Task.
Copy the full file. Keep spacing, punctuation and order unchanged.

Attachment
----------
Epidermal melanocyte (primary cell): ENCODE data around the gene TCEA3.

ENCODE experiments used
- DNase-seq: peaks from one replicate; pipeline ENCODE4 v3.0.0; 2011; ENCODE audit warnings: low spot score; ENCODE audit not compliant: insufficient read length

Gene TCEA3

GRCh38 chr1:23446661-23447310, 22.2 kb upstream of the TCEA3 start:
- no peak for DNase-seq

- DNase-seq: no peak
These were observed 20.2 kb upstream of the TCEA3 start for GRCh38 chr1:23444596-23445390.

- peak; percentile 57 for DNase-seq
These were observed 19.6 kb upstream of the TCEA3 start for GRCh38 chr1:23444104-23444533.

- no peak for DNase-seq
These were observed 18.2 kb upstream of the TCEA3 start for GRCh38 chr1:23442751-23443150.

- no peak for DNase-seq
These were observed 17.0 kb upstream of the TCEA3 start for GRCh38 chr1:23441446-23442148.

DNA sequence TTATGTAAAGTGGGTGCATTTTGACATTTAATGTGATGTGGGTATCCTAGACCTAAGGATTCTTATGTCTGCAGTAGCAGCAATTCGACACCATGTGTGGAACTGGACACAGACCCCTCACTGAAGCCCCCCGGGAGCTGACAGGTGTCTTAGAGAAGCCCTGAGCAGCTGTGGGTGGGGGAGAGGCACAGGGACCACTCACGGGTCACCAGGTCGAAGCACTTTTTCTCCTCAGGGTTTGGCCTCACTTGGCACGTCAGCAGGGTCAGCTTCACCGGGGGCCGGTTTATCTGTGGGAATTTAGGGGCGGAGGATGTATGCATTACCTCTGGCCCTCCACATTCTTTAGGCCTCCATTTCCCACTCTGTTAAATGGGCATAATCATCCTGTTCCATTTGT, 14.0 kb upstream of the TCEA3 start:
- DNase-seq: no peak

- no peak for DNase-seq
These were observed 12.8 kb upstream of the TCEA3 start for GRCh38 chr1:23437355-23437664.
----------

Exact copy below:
Epidermal melanocyte (primary cell): ENCODE data around the gene TCEA3.

ENCODE experiments used
- DNase-seq: peaks from one replicate; pipeline ENCODE4 v3.0.0; 2011; ENCODE audit warnings: low spot score; ENCODE audit not compliant: insufficient read length

Gene TCEA3

GRCh38 chr1:23446661-23447310, 22.2 kb upstream of the TCEA3 start:
- no peak for DNase-seq

- DNase-seq: no peak
These were observed 20.2 kb upstream of the TCEA3 start for GRCh38 chr1:23444596-23445390.

- peak; percentile 57 for DNase-seq
These were observed 19.6 kb upstream of the TCEA3 start for GRCh38 chr1:23444104-23444533.

- no peak for DNase-seq
These were observed 18.2 kb upstream of the TCEA3 start for GRCh38 chr1:23442751-23443150.

- no peak for DNase-seq
These were observed 17.0 kb upstream of the TCEA3 start for GRCh38 chr1:23441446-23442148.

DNA sequence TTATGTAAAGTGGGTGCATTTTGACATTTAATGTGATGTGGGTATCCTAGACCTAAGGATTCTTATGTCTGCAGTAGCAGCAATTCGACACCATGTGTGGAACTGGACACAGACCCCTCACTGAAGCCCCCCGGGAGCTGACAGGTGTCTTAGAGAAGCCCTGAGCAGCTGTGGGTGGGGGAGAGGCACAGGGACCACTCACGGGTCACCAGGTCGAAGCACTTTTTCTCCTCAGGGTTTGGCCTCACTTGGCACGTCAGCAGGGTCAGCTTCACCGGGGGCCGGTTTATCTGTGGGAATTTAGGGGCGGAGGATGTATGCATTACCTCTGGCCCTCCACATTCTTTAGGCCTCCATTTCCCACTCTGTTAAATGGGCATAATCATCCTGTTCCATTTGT, 14.0 kb upstream of the TCEA3 start:
- DNase-seq: no peak

- no peak for DNase-seq
These were observed 12.8 kb upstream of the TCEA3 start for GRCh38 chr1:23437355-23437664.